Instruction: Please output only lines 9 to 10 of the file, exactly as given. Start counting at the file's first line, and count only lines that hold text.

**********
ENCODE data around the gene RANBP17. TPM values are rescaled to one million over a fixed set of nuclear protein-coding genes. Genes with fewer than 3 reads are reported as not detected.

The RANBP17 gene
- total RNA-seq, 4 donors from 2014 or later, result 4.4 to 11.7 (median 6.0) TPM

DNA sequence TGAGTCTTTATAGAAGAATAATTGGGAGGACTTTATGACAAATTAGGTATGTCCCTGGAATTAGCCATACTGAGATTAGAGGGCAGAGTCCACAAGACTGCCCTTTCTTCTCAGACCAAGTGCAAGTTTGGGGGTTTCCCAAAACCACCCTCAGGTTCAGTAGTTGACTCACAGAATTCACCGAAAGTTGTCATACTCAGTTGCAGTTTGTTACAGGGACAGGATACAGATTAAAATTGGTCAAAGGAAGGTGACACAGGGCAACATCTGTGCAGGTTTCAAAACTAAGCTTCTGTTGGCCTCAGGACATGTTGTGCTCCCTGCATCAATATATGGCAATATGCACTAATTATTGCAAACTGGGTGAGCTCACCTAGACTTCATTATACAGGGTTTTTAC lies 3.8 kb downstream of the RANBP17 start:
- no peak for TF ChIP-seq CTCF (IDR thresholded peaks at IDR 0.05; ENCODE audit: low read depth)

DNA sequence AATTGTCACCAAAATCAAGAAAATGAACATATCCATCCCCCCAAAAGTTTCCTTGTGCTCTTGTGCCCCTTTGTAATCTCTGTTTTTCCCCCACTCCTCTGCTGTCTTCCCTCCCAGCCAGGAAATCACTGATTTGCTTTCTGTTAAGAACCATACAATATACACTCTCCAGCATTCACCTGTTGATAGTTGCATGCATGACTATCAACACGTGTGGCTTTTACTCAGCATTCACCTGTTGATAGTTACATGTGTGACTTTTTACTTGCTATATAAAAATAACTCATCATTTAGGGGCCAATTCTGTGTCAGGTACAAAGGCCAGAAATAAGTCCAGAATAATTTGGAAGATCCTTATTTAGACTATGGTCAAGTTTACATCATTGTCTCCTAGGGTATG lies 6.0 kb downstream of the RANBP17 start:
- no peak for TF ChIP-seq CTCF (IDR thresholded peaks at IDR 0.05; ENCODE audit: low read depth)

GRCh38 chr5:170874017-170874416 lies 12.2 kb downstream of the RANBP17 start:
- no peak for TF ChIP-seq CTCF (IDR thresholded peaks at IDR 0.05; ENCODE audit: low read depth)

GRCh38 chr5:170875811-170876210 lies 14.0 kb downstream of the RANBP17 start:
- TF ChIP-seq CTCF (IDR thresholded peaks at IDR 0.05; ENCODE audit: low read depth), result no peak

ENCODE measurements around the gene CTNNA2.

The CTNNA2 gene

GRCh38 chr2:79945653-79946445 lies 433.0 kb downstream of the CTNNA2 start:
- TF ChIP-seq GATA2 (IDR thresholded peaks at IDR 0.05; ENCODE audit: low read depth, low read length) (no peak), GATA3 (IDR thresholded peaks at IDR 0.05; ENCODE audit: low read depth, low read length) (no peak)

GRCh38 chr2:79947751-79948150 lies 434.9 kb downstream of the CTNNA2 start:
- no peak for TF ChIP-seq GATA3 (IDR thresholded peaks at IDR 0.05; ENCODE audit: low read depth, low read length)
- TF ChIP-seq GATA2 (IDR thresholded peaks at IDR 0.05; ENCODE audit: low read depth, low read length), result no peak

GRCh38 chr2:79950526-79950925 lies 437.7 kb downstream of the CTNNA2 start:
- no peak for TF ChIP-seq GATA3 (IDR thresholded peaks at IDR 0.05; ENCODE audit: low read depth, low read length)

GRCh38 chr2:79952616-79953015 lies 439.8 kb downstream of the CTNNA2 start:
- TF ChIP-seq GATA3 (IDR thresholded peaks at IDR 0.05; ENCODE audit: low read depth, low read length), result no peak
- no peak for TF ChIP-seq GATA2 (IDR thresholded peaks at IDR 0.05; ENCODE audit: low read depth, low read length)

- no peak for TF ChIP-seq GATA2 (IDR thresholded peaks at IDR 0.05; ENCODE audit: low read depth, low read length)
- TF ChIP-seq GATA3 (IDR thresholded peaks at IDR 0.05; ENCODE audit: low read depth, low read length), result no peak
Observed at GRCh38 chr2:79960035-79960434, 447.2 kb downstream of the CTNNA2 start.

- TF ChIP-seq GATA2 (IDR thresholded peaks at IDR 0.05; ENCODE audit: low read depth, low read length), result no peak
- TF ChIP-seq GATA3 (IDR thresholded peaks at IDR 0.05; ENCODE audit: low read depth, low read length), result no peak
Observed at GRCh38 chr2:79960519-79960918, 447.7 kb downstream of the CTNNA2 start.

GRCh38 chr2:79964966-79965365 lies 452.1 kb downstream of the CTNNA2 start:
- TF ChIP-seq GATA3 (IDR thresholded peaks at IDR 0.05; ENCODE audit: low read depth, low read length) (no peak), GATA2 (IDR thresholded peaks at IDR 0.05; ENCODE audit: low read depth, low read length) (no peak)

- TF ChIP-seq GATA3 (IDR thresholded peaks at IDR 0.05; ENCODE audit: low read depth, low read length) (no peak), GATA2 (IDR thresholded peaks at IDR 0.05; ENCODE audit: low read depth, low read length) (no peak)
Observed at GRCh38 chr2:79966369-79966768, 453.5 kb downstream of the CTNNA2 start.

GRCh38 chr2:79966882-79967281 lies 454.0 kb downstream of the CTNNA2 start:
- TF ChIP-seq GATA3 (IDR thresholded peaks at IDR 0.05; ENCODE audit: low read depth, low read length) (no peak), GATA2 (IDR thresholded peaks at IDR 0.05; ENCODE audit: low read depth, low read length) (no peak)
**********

- no peak for TF ChIP-seq CTCF (IDR thresholded peaks at IDR 0.05; ENCODE audit: low read depth)

GRCh38 chr5:170875811-170876210 lies 14.0 kb downstream of the RANBP17 start: